Author: Stephen King
Rating Out of 5: 4 (Really good read!)
My Bookshelves: Alternate history, Historical fiction, Time travel
Dates read: 6th – 23rd May 2020
Publisher: Gallery Books
5th sentence, 74th page: Another long fit of coughing, which ended with a terrible wet gagging sound.
Dallas, 11/22/63: Three shots ring out. President John F. Kennedy is dead.
Life can turn on a dime – or stumble into the extraordinary, as it does for Jake Epping, a high school English teacher in a Maine town. While grading essays by his GED students, Jake reads a gruesome, enthralling piece penned by janitor Harry Dunning: fifty years ago, Harry somehow survived his father’s sledgehammer slaughter of his entire family. Jake is blown away… but an even more bizarre secrets come to light when Jake’s friend Al, owner of the local diner, enlists Jake to take over the mission that has become his obsession – to prevent the Kennedy assassination. How? By stepping through a portal in the diner’s storeroom, and into the era of Ike and Elvis, of big American cars, sock hops, and cigarette smoke… Finding himself in warmhearted Jodie, Texas, Jake begins a new life. But all turns in the road lead to a troubled loner named Lee Harvey Oswald. The course of history is about to be rewritten… and become heart-stoppingly suspenseful.
In Stephen King’s “most ambitious and accomplished” (NPR) novel, time travel has never been so believable. Or so terrifying.
I was told a few years ago when I first started feeling interest in reading a King novel that this was one to start with. I then started with IT because I’m a fool who is kind of freaked out by clowns… but I digress. Turns out that this is a fantastic novel. Fantastic to start your King journey with and just a fantastic read all round. It was fun, enjoyable and not filled with the freakiness that I have found in King’s novels so far…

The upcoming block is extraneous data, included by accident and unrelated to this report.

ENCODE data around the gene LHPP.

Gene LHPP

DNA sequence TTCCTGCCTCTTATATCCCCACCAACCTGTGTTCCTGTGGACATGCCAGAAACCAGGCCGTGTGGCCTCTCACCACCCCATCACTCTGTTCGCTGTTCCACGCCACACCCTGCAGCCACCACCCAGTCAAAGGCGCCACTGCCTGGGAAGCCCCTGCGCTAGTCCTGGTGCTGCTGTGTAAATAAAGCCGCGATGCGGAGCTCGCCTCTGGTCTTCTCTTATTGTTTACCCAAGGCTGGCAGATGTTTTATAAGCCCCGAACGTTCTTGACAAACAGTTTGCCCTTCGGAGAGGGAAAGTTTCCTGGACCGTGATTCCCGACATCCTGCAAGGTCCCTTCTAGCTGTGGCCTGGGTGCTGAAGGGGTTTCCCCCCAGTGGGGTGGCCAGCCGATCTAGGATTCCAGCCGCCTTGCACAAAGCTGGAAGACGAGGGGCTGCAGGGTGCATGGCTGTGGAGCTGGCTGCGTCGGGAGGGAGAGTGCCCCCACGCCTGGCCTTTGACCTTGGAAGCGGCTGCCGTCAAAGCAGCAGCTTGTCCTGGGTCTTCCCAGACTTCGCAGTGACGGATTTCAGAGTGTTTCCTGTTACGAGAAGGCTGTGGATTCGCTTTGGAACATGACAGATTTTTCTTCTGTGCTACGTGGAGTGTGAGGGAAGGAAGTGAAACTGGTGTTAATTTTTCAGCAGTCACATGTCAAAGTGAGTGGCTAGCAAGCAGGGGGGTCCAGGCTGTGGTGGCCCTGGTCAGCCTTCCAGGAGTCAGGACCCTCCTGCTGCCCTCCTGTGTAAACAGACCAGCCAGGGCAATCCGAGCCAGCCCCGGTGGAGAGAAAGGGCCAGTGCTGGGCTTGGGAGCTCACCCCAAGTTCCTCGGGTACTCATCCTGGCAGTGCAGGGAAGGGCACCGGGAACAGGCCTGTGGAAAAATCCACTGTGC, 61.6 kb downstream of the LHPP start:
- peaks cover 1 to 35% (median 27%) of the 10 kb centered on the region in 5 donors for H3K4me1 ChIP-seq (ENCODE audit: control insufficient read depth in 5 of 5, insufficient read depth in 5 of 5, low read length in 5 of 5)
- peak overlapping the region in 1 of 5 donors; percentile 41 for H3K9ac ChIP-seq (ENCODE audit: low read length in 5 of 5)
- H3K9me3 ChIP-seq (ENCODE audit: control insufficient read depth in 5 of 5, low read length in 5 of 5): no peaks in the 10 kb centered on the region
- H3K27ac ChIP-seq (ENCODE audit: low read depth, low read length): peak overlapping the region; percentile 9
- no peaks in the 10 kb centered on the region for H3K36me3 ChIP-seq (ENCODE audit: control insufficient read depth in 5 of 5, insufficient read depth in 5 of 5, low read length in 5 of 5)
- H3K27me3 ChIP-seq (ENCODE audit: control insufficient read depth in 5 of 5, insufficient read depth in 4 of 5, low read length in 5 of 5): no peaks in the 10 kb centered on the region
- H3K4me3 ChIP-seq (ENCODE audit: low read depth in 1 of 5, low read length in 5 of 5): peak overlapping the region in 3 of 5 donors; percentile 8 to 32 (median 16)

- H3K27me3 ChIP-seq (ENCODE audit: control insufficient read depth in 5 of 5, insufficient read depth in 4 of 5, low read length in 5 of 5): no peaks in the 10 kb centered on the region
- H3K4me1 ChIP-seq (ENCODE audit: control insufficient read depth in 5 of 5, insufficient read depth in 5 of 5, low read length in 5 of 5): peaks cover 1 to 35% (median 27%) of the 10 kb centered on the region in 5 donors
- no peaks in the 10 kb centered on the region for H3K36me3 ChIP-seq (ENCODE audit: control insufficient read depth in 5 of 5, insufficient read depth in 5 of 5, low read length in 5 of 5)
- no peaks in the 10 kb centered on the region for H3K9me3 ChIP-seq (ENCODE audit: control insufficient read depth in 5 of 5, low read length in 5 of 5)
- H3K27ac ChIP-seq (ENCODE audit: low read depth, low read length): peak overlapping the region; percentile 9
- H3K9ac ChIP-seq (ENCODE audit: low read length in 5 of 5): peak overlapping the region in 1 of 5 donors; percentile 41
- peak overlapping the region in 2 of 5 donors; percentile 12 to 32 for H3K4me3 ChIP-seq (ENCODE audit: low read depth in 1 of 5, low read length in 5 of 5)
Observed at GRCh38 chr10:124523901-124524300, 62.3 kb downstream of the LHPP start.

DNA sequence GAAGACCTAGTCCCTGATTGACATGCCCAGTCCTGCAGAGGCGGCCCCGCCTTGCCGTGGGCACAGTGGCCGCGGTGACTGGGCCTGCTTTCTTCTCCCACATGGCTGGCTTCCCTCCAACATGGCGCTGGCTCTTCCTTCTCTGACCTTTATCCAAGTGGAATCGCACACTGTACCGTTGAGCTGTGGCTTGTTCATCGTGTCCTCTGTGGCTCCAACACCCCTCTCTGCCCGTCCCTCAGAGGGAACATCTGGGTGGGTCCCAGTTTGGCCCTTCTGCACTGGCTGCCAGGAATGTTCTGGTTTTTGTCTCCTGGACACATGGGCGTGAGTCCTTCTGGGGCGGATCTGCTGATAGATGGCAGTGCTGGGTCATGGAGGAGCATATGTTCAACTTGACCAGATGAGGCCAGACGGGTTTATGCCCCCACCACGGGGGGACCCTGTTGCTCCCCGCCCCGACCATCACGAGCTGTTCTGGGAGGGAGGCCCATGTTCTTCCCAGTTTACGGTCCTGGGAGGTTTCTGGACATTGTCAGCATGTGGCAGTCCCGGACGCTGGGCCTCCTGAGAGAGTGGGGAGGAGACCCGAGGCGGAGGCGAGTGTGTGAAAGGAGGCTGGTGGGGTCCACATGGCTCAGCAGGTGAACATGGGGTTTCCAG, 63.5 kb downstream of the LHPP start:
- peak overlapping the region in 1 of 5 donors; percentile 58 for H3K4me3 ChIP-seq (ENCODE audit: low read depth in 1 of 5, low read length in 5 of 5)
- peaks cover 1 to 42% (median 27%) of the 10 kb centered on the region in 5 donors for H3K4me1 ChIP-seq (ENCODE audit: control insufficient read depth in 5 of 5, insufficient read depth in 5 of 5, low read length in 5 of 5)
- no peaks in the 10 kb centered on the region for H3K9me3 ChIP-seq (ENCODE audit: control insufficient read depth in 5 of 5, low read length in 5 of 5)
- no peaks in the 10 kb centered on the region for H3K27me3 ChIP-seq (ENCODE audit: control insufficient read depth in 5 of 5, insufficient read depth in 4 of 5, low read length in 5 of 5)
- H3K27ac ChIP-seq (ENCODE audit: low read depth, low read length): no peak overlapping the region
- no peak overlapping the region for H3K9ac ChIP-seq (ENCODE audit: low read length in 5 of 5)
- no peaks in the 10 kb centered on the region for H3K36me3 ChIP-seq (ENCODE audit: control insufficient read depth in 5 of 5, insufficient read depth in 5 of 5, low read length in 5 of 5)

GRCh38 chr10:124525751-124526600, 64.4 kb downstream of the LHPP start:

Although this didn’t have that horror aspect to it, there was still some serious feelings of discomfort and darkness throughout this novel. Not only in the relationship between George and Sadie (which I found tragic on so, so, so many levels). But also in the many journeys that Jake / George goes through. Each moment is a lesson in morals and the past, a lesson in understanding just what the future can hold for us… if we figure out a way to move on from the past.
The only thing that I truly know about the Kennedy assassination is that it happened. He was shot. That was the extent of my knowledge. And, to be honest, I don’t exactly know heaps more at this point. But I do know that Lee Harvey Oswald is the known shooter and that it happened in Dallas and it occurred through a window in a building called Book Depository (which disturbs me, because that’s my favourite online bookshop). This may be all a fiction, but it’s a fiction based on facts, so it was nice to not only read a very interesting and intense book that was also filled with facts about a reality I’ve never known much about. It was certainly a great way to find out more information.
11/22/63 will not only hit you in the feels, but it will also draw you in. The concept of time travel and the machinations that are involved in this are complex and brilliantly thought through. I’ve got a few time travel novels on my shelves, and some of them are just a great plot point, without much thought into the actual practices behind how time travel would work. This isn’t the case in this story – King has seriously thought through all of the details, the facts and the difficulties which time travel would entail. Which is kind of obvious when you realise just how damn big this book is…
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